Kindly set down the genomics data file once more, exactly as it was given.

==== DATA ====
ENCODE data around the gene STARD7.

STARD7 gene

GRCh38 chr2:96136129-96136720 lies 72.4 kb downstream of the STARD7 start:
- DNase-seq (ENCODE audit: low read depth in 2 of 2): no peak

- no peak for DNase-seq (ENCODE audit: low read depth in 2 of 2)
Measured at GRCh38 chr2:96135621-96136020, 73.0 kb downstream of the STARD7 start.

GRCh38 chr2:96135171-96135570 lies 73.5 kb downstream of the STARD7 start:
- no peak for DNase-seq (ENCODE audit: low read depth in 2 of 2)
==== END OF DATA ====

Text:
ENCODE data around the gene STARD7.

STARD7 gene

GRCh38 chr2:96136129-96136720 lies 72.4 kb downstream of the STARD7 start:
- DNase-seq (ENCODE audit: low read depth in 2 of 2): no peak

- no peak for DNase-seq (ENCODE audit: low read depth in 2 of 2)
Measured at GRCh38 chr2:96135621-96136020, 73.0 kb downstream of the STARD7 start.

GRCh38 chr2:96135171-96135570 lies 73.5 kb downstream of the STARD7 start:
- no peak for DNase-seq (ENCODE audit: low read depth in 2 of 2)